Loking for islands for sale in Canada? Half Island is in Canada. Its stunning natural beauty is less than a mile from the mainland and located close to Walkerville, a small community in Cape Breton and is 16 kilometres from Port Hawkesbury.

© Private Islands Online

Hawkesbury is the place where you’ll find all the requirements that today’s civilisation offers; restaurants, hotels, a Walmart, car dealerships, schools, a public pool, hockey arena, fitness centres and the Nova Scotia Community College.

If you’re into fishing, watching wildlife, and the great outdoors in general, this place is for you. The area is famous for all manner of sailing activities, from yachting to paddling your own canoe. The fishing is good with plenty of cod, sea trout, silver perch, Atlantic salmon and shellfish just waiting to jump on your line.

© The Globe and Mail / Darren Calabrese

The woods are alive with deer and bald eagles soar overhead. You might even get to see the passing whale or two. However, if you’re looking for luxury, forget it. It’s $59,000 sale price includes the islands only habitation, an air-stream camper shell left by a previous owner.

I suppose its isolation in a cold climate is what’s putting buyers off this one.

5. Motu Matatahi

French Polynesia is one of the most spectacular and beautiful parts of the world. It’s often called a paradise, comprising over a hundred islands scattered over 2,000 kilometres of the Pacific Ocean – ranging from high, lushly vegetated, tree-filled islands to white-sand surrounded atolls and blue lagoons. Isn’t it excitng to know that there are islands for sale in that paradise?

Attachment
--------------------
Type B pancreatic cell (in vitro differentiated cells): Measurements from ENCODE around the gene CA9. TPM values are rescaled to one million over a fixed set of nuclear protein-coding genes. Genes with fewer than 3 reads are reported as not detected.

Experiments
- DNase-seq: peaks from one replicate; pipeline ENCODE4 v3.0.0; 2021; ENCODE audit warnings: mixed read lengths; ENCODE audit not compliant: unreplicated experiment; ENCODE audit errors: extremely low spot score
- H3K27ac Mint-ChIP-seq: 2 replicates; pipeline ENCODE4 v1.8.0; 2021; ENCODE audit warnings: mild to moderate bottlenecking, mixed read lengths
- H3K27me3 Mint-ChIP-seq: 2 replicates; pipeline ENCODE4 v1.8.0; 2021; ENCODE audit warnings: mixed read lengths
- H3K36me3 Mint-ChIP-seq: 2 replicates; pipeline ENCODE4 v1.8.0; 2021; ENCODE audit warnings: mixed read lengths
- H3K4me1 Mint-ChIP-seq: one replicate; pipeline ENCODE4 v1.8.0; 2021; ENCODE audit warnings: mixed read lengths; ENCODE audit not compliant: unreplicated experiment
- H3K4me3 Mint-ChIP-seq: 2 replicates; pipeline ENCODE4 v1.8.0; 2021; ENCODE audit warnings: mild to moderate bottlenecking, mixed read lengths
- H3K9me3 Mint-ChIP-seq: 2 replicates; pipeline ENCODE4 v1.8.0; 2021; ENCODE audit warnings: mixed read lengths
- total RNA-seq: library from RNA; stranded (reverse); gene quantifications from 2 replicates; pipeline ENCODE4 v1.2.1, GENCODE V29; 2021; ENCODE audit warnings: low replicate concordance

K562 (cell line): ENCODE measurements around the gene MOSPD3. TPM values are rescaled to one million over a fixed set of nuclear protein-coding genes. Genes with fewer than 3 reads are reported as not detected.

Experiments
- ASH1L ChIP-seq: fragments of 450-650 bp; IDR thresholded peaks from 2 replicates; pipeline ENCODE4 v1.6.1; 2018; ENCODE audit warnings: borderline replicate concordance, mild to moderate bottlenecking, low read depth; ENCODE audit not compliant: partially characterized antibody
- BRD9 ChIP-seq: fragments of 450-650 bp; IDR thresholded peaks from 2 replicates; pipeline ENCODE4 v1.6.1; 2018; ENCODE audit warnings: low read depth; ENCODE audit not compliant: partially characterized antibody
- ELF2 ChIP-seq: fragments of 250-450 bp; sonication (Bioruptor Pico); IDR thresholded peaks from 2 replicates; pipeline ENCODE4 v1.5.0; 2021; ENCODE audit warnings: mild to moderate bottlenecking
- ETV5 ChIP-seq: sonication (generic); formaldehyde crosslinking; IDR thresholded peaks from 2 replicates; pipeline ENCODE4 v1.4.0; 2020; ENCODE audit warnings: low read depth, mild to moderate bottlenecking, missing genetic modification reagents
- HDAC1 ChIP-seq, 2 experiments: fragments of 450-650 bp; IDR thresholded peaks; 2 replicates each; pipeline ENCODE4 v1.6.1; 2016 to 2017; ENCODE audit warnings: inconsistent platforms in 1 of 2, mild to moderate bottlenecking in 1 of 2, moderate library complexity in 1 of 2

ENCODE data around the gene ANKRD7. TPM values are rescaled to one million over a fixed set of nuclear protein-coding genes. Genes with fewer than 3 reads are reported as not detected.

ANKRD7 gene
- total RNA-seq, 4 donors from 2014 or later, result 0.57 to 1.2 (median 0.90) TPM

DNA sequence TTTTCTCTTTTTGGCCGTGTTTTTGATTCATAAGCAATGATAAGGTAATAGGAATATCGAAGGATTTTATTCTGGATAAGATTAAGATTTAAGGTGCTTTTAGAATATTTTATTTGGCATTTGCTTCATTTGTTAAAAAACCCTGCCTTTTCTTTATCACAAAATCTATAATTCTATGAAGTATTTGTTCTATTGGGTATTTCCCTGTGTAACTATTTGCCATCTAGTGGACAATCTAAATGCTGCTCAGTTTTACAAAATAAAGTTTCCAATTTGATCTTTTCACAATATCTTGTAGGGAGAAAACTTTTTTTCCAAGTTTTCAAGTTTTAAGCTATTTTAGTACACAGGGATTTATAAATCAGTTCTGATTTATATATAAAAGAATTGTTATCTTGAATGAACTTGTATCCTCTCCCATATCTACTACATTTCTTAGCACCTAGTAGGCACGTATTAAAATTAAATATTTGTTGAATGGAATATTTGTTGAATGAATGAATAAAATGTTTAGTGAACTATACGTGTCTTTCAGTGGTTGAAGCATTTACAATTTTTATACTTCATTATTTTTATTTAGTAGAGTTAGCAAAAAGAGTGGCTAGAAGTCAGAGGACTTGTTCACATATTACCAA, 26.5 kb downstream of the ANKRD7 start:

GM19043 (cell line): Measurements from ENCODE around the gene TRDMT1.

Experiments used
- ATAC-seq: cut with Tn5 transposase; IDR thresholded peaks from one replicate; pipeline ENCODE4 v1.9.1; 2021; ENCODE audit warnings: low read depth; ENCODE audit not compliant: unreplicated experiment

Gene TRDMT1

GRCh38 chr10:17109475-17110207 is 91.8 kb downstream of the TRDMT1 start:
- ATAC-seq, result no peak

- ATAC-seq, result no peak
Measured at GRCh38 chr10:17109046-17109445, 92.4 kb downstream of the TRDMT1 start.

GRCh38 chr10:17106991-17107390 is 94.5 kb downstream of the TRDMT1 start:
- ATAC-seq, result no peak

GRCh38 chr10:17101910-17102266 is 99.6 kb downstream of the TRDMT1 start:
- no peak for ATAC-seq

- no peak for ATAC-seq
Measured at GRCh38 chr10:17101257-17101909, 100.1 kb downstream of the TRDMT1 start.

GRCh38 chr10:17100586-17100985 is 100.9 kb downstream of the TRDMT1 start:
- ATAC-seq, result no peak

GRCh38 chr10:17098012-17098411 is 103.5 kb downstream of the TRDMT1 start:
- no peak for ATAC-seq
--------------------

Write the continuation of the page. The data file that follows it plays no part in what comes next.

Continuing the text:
© Private Islands Online

Like many other islands in French Polynesia, Motu Matatahi is up for sale for just over $260,000. White beaches and a blue lagoon surround it, and it’s everyone’s dream island.

Just a couple of slight problems. Like most of the islands in this part of the world, it suffers from major environmental issues. There’s pollution – specifically, the danger of radiation. So as long as you’re okay with growing a third ear and turning green, it’s all cool.

© Wikimedia Common / Nils Ally

From 1960 to 1996, France carried out 193 nuclear tests in French Polynesia in the South Pacific. Despite them claiming that the controlled explosions were clean, scientists have discovered high levels of thyroid cancers and leukemia throughout Polynesia.

© Flickr / Archives New Zealand